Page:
Fedal Resurgence

In tennis, we are witnessing greatness and its prolonged run. It is also casting a shadow.

By: Editorial | Published:September 13, 2017 12:06 am
Rajnath Singh, Kashmir, rajnath Kashmir, welcome openess, modi, modi independence speech, indian express The two mighty players have put all the rest to shade this year — and three generations of hard-nosed tryers, from pretenders like Denis Shapovalov, Dominic Thiem, Alexander Zverev to perfectionists Novak Djokovic, Andy Murray and Stan Wawrinka, have watched glory pass them by, blown by the “Fedal” resurgence.

Rafael Nadal mopped up the season’s last Grand Slam and made it a glorious 2017 for tennis fans, splitting the year’s majors with the reverse-ageing Roger Federer. The golden age isn’t nearing an end, as we marvel at the Swiss’ improved backhand and chiseled volley, and the Spaniard’s refined second serve and born-again backhand.

The two mighty players have put all the rest to shade this year — and three generations of hard-nosed tryers, from pretenders like Denis Shapovalov, Dominic Thiem, Alexander Zverev to perfectionists Novak Djokovic, Andy Murray and Stan Wawrinka, have watched glory pass them by, blown by the “Fedal” resurgence. Federer, 36, looked insurmountable on the Wimbledon grass winning the title without losing a set.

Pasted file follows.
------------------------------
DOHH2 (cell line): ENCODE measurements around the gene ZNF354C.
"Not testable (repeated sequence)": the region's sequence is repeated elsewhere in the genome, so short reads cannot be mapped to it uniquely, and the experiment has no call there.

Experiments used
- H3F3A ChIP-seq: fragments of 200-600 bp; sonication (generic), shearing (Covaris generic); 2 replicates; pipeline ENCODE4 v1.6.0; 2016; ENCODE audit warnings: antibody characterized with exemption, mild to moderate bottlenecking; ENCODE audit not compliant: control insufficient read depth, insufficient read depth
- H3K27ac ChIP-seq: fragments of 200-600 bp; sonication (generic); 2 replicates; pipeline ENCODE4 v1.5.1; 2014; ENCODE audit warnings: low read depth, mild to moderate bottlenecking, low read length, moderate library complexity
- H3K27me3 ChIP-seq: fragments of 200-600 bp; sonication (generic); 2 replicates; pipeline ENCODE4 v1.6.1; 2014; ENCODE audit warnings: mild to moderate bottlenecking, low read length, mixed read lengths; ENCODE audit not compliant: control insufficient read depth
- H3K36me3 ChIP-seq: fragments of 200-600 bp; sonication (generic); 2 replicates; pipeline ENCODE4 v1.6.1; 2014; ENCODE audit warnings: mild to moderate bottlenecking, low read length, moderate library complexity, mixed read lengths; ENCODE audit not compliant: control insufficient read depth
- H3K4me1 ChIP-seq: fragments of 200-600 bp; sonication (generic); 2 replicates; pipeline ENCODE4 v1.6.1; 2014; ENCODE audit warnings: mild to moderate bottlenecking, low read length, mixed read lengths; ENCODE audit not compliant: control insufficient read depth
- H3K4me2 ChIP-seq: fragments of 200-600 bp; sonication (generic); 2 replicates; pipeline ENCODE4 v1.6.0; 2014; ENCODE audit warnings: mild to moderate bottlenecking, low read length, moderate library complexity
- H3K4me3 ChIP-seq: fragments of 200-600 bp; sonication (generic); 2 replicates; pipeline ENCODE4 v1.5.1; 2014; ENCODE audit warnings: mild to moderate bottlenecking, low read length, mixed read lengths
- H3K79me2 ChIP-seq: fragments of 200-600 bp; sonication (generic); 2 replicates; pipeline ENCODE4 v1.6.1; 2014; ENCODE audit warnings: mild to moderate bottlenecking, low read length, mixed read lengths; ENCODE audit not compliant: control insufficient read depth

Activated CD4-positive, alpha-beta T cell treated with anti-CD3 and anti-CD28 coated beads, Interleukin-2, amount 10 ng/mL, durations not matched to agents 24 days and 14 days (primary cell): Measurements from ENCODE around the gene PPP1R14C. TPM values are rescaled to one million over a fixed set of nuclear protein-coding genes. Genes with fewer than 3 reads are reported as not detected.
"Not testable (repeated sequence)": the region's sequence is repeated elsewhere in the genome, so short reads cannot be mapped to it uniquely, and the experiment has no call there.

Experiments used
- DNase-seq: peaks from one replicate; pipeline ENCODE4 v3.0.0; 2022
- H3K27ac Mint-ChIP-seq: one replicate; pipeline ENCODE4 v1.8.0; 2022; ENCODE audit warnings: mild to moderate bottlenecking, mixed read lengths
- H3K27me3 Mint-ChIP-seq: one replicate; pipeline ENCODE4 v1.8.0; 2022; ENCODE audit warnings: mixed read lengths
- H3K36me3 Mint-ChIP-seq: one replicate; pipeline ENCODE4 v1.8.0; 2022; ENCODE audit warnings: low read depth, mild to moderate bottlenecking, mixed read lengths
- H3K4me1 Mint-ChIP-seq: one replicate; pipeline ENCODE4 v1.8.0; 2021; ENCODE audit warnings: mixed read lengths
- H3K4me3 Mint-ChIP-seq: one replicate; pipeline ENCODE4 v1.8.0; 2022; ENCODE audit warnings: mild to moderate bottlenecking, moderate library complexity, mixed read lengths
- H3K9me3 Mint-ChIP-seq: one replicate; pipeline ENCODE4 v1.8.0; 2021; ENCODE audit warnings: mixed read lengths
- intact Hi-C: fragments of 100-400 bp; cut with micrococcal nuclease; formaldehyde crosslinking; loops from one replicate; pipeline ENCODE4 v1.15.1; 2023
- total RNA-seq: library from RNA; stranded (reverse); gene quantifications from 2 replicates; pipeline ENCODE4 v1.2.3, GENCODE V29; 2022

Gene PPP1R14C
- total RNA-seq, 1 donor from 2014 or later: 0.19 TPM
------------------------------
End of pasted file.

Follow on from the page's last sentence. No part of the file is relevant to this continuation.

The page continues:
On the French clay, Nadal, 31, was a shade better. None of his matches went to the fourth set, nor did he play a single tie-breaker. These days, Grand Slams drift into the unknown only when the two living legends exit. It didn’t happen in 2017, and so the year was spent talking about tennis’ most “talked about” rivalry.

Tennis was busy with the never-ending GOAT — Greatest Of All Time — debate of 16 & 19 Grand Slams, and those discussions are expected to continue for the next few years, given the way the Big Two are playing.

Status quo has its dangers — not immediately visible to the starstruck. This Fedal structure of domination has also coincided with challengers literally limping out, felled by repetitive stress injuries that greatly weakened the field at US Open. Sure, we are witnessing greatness and its prolonged run, but no-one save del Potro really livened up Flushing Meadows in the men’s singles — when he beat Federer and lost to Nadal.

A packed calendar and the bruising style of play — slow courts, increased mileage, strained muscles — may make heroes out of the aging stars’ whose miraculous recovery skills will be the stuff of legends. But the two tall shadows also signal the darkening dusk of failed promises all around.

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